During the Capozzi family reunion Tuesday in Buffalo Psychiatric Center, a nurse walked in to talk with the man of the day: Anthony Capozzi.
The nurse introduced herself, and Capozzi replied:
"Hi, my name is Anthony Capozzi, and I'm in the paper today."
Capozzi understands that he's a free man, but he apparently doesn't comprehend the magnitude of his story to himself or to the community.
"I guess he doesn't realize that people already know his name and his fame," said his younger brother, Albert Capozzi Jr. "He was so excited that he made the paper, he wanted everyone to know it."
After spending almost 22 years in prison for two rapes he didn't commit, Tuesday was a whirlwind day for Anthony Capozzi.
It started with his 5:30 a.m. release from Central New York Psychiatric Center, his hug-filled reunion with his family, his meeting with the detectives who helped free him, a family prayer that he led and a pizza-and-submarine-sandwich dinner with his family, including six nieces and nephews.
Through it all, Anthony Capozzi must have been running on an extra dose of adrenaline. Despite the early wake-up call, he didn't even take a nap in between family gatherings.
"We were in shock at how well he was handling it," said one of his sisters, Pamela Guenther. "He was very composed. He didn't seem frightened or upset. And he was very lucid."
Family members were struck by Anthony's reaction to his room at Buffalo Psychiatric Center, where he's staying while doctors evaluate his condition. He clearly appreciated the relatively spacious living quarters.
"He said that his room looked like a mansion," Guenther recalled. "He kept saying, 'This room is nice.' He's either been in a prison cell or a ward [for 22 years]."
At times, Capozzi seemed impatient about returning to his childhood home on Jersey Street.
"I want to go home," he said. "I want to sleep in my bed. I've done enough time."
"Anthony didn't understand," Albert said. "He thought he was free, yet he was at another facility. He thought if he was free, he got to go home."
That, apparently, isn't going to happen until Easter Sunday, when the family will gather for dinner in the Jersey Street homestead where his parents still live.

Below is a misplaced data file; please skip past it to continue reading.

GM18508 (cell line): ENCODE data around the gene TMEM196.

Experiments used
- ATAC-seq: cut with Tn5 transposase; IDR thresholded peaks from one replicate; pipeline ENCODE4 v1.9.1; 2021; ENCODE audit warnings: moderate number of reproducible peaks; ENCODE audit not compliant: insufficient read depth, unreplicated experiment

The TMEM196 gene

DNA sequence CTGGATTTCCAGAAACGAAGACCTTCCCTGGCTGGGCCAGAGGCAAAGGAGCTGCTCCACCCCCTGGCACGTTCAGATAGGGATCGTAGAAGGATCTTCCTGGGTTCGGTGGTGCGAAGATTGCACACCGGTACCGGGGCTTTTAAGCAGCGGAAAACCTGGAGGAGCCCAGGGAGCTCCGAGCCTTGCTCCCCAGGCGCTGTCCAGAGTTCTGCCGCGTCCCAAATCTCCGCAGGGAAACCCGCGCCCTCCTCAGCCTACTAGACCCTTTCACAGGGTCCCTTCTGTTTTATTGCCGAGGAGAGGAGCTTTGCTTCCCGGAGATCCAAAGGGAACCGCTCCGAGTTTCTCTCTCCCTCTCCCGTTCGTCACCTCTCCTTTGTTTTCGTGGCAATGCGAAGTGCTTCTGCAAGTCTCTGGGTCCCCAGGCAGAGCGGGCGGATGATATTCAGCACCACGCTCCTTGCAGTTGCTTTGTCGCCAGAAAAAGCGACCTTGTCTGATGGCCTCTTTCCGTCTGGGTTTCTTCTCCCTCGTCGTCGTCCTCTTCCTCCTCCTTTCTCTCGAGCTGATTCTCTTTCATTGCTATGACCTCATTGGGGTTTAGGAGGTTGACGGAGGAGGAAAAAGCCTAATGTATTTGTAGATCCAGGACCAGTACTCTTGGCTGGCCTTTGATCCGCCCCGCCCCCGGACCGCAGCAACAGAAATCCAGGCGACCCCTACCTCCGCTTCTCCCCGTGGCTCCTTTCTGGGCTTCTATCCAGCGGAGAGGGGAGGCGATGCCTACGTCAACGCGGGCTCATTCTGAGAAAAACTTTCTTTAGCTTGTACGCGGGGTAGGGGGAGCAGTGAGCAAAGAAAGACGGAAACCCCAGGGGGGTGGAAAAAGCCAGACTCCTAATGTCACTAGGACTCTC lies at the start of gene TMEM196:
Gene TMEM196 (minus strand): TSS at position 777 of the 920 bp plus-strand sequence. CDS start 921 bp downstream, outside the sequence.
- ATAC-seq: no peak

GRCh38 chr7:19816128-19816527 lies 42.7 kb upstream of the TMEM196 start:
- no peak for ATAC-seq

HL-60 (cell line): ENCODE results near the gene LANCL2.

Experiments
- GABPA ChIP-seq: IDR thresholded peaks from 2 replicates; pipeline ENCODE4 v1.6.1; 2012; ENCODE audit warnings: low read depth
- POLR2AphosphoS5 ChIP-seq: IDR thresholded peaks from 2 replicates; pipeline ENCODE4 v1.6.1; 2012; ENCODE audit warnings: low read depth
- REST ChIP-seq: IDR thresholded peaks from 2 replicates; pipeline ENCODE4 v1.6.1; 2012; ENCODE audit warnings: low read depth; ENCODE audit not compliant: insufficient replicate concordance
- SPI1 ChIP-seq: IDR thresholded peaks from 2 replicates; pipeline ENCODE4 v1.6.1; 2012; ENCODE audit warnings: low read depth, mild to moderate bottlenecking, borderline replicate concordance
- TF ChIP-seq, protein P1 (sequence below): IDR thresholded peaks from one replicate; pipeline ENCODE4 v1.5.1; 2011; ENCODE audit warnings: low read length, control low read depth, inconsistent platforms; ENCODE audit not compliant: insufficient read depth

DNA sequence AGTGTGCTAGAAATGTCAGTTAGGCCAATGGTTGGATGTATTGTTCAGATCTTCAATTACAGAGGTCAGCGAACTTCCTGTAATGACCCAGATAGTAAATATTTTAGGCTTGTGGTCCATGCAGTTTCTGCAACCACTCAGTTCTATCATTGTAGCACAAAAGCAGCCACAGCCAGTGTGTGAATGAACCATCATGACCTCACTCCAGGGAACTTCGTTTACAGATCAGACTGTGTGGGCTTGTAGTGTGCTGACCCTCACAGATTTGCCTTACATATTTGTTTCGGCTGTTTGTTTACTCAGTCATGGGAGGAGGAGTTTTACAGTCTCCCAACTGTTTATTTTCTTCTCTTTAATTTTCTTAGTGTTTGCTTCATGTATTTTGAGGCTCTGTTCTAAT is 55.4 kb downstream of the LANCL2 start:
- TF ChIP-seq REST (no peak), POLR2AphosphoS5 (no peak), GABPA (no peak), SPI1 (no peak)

The reunion began at about 9:30 a.m. Tuesday, when the immediate family -- Capozzi's parents, Albert and Mary, and his four siblings, Sharyn Miller, Kathleen Jeras, Guenther and Albert Jr. -- gathered inside a first-floor conference room in the center's Strozzi Building.
There were a few false alarms, then the door opened.
"All of a sudden, somebody walked in and said, 'There's someone who wants to see you all,' " his brother said. "Sure enough, it was Anthony."
He wore a new outfit, a new pair of shoes and looked sharp, family members said.
"The first instant I saw him, it was like I was so excited and nervous and staring at his face to see how he looked and how he felt," Albert Jr. said.
There apparently weren't many words exchanged, and Guenther said that those first few minutes remain a blur to her.
"My parents had gotten up," she remembered. "They were hugging him and greeting him. Everybody waited in line to give their love to him."
After the hugs and greetings, Anthony Capozzi posed a couple of questions.
"Are we ready?" he asked. "Are we going home?"
Family members persuaded him to open the gifts they had bought him, including a wallet and his-and-hers watch set that Guenther and Mary Capozzi had bought in New York City. He opened that present first and quickly said, "I'll take the man's watch."
During the morning, four Bike Path Rapist Task Force detectives -- Buffalo Detectives Dennis A. Delano and Lissa M. Redmond, Sheriff's Detective Alan N. Rozansky and State Police Investigator Josh P. Keats -- went to the hospital to greet Capozzi.
Family members explained that the detectives were the ones who had believed in his innocence and were largely responsible for his being a free man.
"Thank you very much," Capozzi said.
Then he looked at Delano.
"We kind of look alike," Capozzi said.
Capozzi's longtime attorney, Thomas C. D'Agostino, also joined in the homecoming celebration, confiding to family members that Capozzi probably wouldn't recognize him after all these years.
"Hey, Tom," Capozzi immediately said.
D'Agostino gave him a big hug.
"I'm so happy for you, Anthony," he said.
In between the morning reunion and the family dinner, Guenther, her parents and D'Agostino went to Pano's Restaurant on Elmwood Avenue.
"People were all whispering, 'There's the Capozzi family,' Guenther said. "People came up and said, 'We want to congratulate you. God bless you.' "
At the late-afternoon dinner at the Psychiatric Center, the Capozzis dined on a sheet pizza, eight large Wegmans subs and sister Sharyn Miller's homemade brownies. The family asked Capozzi what kind of sub sandwich he wanted, and he picked assorted.
"Don't worry, Anthony, I know what you like," sister Kathleen Jeras said.
Before the food arrived, Anthony led his family in four prayers as they all held hands.
"Here's this guy who's been in prison, not bitter at all, thinking about God and his faith," Guenther said.
The two siblings were asked their favorite moments of the day.
"Seeing my mom and dad having this moment that settled their hearts, that was the highlight for me," Guenther replied. "I'm a mother, and I can't imagine having a son dealing with this and not being able to do anything about it."
For the younger brother, the highlight was having the whole family together for dinner, laughing and having fun, like the old days.
"It was almost like the family reunion we've never had," Albert Jr. said.
By all accounts, Anthony Capozzi is taking things one day -- even one minute -- at a time, not thinking too much about the future.
But his loved ones can't wait for Easter Sunday dinner, back at the family home on Jersey Street.
"I think that's going to be the most exciting and emotional part of this whole process," Albert Jr. said.